Vibratory Angioedema: When Vibrations Cause Skin Hives

Could Your Occupation Be Causing Vibratory Angioedema, a Rare Skin Rash?

Vibratory angioedema is a form of hives.
Vibratory angioedema is a form of hives.. gokhan ilgaz/Getty Images

Vibratory angioedema is a rare form of chronic hives caused by a certain stimulus on the body. In this case, the stimulus is a strong vibration.

This condition has nothing to do with Angioedema (which is a type of swelling that is similar to hives, but Angioedema swelling is under the skin). Instead, vibratory angioedema is a form of physical uritcaria (physical hives on the surface of the skin that are often called welts).

Symptoms of Vibratory Angioedema

The hives caused by vibratory angioedema often develop where the skin has been in contact with vibration within 2 to 5 minutes of the exposure. The hives typically resolve within 30 minutes to 1 hour of stopping exposure to the vibration and characteristics of vibratory angioedema include:

  • Central wheals
  • Blanched skin
  • Raised rash (pruritus)
  • Itchiness
  • Redness
  • Swelling

Causes of the Skin Condition

Vibratory angioedema can be an inherited problem (known as a hereditary autosomal dominant disorder, where both parents must be carriers of the gene) or it can be an acquired response to a prolonged exposure to vibration.

It is an extremely rare condition in which the skin produces a hypersensitivity reaction to an extended exposure of unremitting vibration.

Examples of stimuli that can cause vibratory angioedema in people prone to the condition include:

  • Operating a pneumatic hammer or machinery
  • Riding or pushing a lawnmower
  • Riding a motorcycle
  • Jogging
  • Rubbing vigorously with a towel

An October 2015 paper published in The American Journal of Case Reports, reported the case of a 70-year-old woman exhibiting symptoms of vibratory angioedema, including tongue and throat swelling, which was caused by intense snoring at night.

This may be a rare and under diagnosed condition that is in need of further study.

There are also some common at-risk occupations that may have higher incidences of the skin condition, based on the nature of the type of equipment frequently used. These at-risk occupations include:

  • Jack-hammer operator
  • Carpenter
  • Machinist
  • Metal grinder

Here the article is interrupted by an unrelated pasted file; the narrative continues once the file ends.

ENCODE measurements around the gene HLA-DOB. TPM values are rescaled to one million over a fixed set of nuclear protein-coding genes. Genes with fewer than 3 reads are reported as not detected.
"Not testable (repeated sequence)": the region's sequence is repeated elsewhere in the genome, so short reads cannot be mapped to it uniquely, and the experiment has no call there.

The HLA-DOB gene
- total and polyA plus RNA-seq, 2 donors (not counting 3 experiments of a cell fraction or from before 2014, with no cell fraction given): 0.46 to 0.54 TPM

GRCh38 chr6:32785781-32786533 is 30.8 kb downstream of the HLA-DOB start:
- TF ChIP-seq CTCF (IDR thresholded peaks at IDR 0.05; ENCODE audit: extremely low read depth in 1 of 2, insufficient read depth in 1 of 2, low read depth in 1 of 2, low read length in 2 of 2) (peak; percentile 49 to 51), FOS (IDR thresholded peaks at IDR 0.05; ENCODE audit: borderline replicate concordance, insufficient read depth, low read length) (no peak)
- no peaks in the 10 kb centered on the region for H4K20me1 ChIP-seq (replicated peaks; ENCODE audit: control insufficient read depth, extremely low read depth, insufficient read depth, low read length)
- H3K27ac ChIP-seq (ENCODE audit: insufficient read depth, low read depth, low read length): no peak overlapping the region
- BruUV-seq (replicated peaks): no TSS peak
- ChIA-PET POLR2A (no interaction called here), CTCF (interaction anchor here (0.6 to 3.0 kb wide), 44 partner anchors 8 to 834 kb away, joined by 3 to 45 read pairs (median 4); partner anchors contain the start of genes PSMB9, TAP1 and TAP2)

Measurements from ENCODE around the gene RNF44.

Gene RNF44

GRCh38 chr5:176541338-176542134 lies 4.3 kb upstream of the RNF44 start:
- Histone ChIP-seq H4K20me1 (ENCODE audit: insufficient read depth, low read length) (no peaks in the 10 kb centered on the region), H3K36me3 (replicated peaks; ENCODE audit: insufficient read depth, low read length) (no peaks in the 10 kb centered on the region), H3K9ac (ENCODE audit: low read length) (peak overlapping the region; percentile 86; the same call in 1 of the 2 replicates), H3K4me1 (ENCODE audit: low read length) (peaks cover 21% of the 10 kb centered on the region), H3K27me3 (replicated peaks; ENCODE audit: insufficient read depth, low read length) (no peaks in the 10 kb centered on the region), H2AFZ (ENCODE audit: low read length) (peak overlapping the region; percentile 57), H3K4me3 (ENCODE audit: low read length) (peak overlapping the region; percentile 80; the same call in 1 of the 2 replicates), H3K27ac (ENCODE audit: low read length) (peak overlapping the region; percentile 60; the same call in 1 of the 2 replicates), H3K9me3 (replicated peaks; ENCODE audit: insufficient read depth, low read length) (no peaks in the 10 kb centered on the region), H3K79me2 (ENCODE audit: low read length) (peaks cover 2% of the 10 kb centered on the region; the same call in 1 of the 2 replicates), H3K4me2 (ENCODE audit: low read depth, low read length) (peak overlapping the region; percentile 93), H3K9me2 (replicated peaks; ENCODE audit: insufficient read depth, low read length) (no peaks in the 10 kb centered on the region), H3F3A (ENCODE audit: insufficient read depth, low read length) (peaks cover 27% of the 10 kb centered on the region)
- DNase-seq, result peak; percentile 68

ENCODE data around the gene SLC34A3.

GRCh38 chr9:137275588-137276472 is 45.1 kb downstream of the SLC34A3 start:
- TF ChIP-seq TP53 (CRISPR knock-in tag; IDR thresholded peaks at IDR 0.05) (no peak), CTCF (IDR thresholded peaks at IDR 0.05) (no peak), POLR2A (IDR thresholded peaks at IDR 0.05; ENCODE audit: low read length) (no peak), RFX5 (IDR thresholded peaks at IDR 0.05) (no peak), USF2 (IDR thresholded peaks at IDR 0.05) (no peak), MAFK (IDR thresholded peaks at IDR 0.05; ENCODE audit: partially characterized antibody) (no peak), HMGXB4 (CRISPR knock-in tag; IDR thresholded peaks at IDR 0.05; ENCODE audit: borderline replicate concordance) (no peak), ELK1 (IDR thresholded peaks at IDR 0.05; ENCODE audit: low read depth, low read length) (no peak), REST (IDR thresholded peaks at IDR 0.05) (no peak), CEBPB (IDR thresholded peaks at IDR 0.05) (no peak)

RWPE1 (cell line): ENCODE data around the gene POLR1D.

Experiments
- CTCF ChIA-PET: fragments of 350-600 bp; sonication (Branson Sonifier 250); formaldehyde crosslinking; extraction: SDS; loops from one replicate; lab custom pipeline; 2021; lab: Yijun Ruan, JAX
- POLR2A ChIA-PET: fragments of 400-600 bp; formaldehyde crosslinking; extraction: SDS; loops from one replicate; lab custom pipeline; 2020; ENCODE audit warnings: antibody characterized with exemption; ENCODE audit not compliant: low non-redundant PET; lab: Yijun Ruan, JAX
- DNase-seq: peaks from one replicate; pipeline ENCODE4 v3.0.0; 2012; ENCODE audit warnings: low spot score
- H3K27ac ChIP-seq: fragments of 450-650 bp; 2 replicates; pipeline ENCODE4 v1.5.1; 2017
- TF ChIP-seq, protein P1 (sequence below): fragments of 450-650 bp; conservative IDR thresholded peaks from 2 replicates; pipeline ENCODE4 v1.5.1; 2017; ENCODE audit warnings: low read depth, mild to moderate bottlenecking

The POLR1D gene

• Landscaper

Treatment of Vibratory Angioedema

The main treatment of vibratory angioedema is avoidance of the vibratory stimulus. The hives can be itchy, but usually fade away on their own within 30 minutes to an hour of exposure to the stimulus. To stay safe, individuals prone to vibratory angioedema should avoid any stimulus that has previously caused a reaction for that person.

If you notice symptoms of a rash or hives after coming into contact with a vibratory stimulus, please consider taking the following actions:

  • Consult a qualified doctor for proper diagnosis and treatment of your condition.
  • Your doctor should conduct urine and blood tests to find out whether you are infected with angioedema or not.
  • Immediately stop using the offending stimulus and consider avoiding its further use in the future.
  • Epinephrine (an epi-pen) is a life saving drug especially in case of acquired angioedema, discuss with your doctor to see if you need to carry an epi-pen with you.
  • Certain therapies of antihistamines may be useful, but discuss with your doctor before using any over the counter medications.
  • For snoring induced vibratory angioedema, continuous positive airway pressure therapy (CPAP) may be helpful.


Grattan, Clive and Anne Kobza Black. "Urticaria and Angioedema." Dermatology. 2nd. Ed. Jean Bolognia. New York: Mosby, 2008: 261-76.

Habif, Thomas. "Urticaria and Angioedema." Clinical Dermatology, 4th Edition. Ed. Thomas Habif, MD. New York: Mosby, 2004. 129-61.

Zuberbier, Torsten and Marcus Maurer. “Urticaria: current opinions about etiology, diagnosis and therapy.” Acta Derm Venereologica. 87(2007): 196-205.

Kalathoor, Ipe. “Snoring-Induced Vibratory Angioedema.The American Journal of Case Reports 16 (2015): 700–702.PMC. Web. 26 Feb. 2016.

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